Turkey's economy is overheating and if the government doesn't act then the country is in trouble, according to several analysts.
"The government has no intention of tackling imbalances or overheating," Marcus Chenevix, global political research analyst at TS Lombard, said in a research note this week. "It is this unwillingness to act that leads us to believe that we can now say that Turkey is entering a slow burning crisis."
The Turkish lira is at a record low against the dollar, and is ranked among the worst-performing currencies this year. After comments this week by Turkish President Recep Erdogan promising to lower interest rates after the country's June election, the currency tanked to its lowest point yet against the greenback, hitting 4.4527 on Tuesday mid-afternoon. The dollar has appreciated by around 18 percent against the lira so far this year.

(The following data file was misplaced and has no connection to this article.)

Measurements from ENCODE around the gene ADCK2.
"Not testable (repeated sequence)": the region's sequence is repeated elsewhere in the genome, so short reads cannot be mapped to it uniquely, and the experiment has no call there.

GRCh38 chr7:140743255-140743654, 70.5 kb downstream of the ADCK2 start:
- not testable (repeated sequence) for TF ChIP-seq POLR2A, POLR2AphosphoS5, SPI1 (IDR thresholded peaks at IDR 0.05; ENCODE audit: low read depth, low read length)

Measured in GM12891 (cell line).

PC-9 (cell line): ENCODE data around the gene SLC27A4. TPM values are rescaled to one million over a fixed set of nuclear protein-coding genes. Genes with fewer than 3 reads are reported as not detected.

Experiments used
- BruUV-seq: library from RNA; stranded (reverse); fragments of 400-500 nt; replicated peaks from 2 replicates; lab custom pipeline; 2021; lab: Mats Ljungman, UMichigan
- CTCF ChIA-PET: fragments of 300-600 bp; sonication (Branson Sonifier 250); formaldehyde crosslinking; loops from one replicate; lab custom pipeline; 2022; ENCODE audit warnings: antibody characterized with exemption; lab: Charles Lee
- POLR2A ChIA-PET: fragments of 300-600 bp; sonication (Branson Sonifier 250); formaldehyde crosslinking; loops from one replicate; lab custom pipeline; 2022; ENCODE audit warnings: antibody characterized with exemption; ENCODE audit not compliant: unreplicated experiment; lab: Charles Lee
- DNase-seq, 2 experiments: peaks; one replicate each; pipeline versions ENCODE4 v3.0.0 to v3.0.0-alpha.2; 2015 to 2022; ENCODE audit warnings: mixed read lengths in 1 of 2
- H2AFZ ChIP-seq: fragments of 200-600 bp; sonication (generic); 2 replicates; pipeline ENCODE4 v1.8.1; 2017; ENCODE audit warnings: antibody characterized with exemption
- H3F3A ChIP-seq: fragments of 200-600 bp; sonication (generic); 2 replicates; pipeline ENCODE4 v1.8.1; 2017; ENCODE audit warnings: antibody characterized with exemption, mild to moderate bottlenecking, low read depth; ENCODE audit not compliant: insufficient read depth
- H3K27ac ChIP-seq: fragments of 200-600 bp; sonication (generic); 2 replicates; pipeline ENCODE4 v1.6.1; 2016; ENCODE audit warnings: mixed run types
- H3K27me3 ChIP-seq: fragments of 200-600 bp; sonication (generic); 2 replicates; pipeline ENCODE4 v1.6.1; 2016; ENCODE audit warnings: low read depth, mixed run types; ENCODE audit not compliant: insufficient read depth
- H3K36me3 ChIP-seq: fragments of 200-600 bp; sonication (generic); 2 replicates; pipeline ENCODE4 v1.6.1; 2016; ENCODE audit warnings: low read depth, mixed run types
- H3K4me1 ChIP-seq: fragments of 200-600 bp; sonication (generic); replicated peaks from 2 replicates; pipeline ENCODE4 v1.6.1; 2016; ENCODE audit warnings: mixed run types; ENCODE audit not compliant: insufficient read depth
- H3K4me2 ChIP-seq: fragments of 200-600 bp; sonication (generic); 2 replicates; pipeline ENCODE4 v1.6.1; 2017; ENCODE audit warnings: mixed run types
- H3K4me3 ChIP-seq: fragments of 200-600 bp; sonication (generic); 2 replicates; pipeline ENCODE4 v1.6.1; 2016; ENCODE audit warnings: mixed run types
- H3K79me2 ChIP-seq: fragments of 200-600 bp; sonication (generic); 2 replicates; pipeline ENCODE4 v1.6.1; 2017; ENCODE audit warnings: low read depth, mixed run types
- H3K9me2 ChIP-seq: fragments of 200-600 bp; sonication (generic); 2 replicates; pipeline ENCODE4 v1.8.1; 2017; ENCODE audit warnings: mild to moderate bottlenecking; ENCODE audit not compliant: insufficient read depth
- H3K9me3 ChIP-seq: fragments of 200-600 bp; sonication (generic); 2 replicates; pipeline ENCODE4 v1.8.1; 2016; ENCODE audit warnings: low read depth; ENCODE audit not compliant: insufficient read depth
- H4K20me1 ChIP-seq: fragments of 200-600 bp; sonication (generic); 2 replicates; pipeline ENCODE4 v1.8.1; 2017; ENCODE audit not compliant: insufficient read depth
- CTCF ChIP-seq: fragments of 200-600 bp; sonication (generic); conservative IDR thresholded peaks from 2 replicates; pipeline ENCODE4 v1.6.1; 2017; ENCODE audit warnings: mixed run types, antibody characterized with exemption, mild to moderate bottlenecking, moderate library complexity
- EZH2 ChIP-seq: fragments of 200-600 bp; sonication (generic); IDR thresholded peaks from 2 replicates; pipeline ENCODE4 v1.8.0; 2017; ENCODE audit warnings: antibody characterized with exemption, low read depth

The reason? Erdogan has been sitting on interest rates, opting for a monetary policy that prioritizes growth over controlling its double-digit inflation. Turkey's growth rate reached an impressive 7.4 percent for 2017 and leads the G-20, but at the expense of inflation, which has shot up to 10.9 percent.
Market sentiment has driven much of the lira's sell-off, as investors worry about government intervention in monetary policy and central bank independence. Investors have been hoping for a rate rise by the bank, but that now appears unlikely.
Erdogan plays an unusually heavy-handed role in deciding his country's monetary policy, and many observers say he keeps the Central Bank of the Republic of Turkey's (TCMB) hands tied. The bank finally raised its rates for the first time in several sessions in late April, moving its late liquidity window rate (which it uses to set policy) up by 75 basis points to 13.5 percent. The lira temporarily jumped on the news.
But Erdogan aims to bring the rate back down, saying it must be done to ease pressure on Turkish households and drive the growth needed to create jobs for Turkey's youth.